Seek an agent first because if every publisher has rejected your book the agents won't have any place to submit, but if every agent rejects it you can still go to publishers.

Seriously, picture books don't need agents. Enough companies accept them that you can get published without one. For novels, an agent is highly recommended.

ZapAdRem
06-19-2011, 03:10 PM
I would definitely get an agent. They know who will want your MS and will try to get you a good deal for it.

blacbird
06-22-2011, 10:37 AM
You can't get published if you don't have an agent, and you can't get an agent if you haven't been published, so I'm told.

Having no first-hand experience with either, I can't comment further.

caw

Anne Lyle
06-22-2011, 10:44 AM
Don't listen to blacbird, he's an old cynic :)

All I can say is, it's certainly still possible to get a publisher first, at least here in the UK, but it usually happens via some kind of direct networking, not by submitting to publishers' slushpiles. I met my publisher at a convention, and one of my fellow authors met them through Twitter. Srsly.

I wouldn't say agents were beating down my door to rep me, once I got an offer, but I was able to go to the agent I wanted (who had already requested the full) and ask him if he'd like to rep me. That was a nice feeling!

Any "how to write" book that is more than 5 years old is likely to be misleading when it comes to the "how to get published" part. The landscape has changed dramatically in the last decade. Take this writer's advice on dialogue, pace, or whatever, but anything about the business? Come to an up-to-date source like, oh I dunno, Absolute Write?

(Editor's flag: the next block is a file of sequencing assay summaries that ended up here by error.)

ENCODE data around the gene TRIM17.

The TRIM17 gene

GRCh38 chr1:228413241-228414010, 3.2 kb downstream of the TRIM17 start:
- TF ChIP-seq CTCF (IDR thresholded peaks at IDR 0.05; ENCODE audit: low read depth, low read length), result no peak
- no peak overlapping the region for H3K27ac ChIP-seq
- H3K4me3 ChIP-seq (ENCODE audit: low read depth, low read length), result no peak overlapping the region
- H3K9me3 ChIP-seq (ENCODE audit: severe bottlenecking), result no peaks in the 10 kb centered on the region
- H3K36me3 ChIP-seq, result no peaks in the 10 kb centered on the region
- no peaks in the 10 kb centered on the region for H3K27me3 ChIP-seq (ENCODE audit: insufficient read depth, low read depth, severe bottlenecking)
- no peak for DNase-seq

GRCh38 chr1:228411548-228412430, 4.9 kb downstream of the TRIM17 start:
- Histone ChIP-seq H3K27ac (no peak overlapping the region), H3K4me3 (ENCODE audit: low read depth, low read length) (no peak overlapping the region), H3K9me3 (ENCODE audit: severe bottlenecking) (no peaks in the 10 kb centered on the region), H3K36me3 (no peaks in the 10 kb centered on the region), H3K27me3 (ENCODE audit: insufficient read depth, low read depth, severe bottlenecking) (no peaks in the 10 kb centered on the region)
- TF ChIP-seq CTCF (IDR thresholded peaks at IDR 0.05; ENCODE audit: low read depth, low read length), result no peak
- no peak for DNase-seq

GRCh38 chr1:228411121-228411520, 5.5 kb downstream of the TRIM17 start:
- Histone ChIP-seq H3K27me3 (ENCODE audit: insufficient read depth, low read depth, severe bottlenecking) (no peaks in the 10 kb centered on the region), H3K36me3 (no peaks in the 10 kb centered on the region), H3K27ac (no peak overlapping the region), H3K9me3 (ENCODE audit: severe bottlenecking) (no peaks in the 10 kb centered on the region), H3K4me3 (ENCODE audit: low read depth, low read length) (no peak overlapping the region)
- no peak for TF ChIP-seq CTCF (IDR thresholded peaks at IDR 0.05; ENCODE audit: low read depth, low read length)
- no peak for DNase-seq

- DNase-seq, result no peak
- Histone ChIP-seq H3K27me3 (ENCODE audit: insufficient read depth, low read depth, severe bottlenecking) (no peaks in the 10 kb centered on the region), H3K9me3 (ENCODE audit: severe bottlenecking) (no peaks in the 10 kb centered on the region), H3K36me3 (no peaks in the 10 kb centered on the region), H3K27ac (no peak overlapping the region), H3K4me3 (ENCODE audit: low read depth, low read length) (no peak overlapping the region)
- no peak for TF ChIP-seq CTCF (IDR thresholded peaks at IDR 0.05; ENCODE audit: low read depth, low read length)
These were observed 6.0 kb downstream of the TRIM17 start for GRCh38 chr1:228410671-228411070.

Becca C.
06-22-2011, 10:46 AM
You can't get published if you don't have an agent, and you can't get an agent if you haven't been published, so I'm told.

Not true on either count, fortunately :) there are publishers who will consider unagented submissions, and pretty much all agents will take on debut authors. A brand-new author is less of a financial risk than a previously published author with only a so-so sales record.

blacbird
06-22-2011, 10:51 AM
Don't listen to blacbird, he's an old cynic :)

I find the "o-" word offensive, and prefer to use the more politically correct term "chronologically successful".

caw

NiallMcF
06-24-2011, 06:27 PM
thanks for the input ann lyle

Anne Lyle
06-24-2011, 06:31 PM
You're welcome!

quicklime
06-24-2011, 06:57 PM
i read that the best way to get published is to approach publishing companies, rather than agents. once you've gotten the interest of a publishing company then agents will be beating down your door. agents are not supposed to help you get published, their supposed to help you get a good contract.
however, i heard this from an american author. i'm based in ireland. does the same advice apply on this side of the atlantic?


I think you simply heard old advice....that seemed to be a fairly common addage not that long ago, but things change.

Few publishers (the big ones, and people usually advise you to work from the top down) take submissions "cold" and many will not take many subs even if you query first.....plus the slush pile is incredibly long, and you don't control who sees the story.

An agent can fast-track the process; they can't get you a sale, but they can target your request and get it accepted or rejected considerably quicker....

NiallMcF
06-29-2011, 06:36 PM
yes that seems to be the case quicklime. it was dated advice.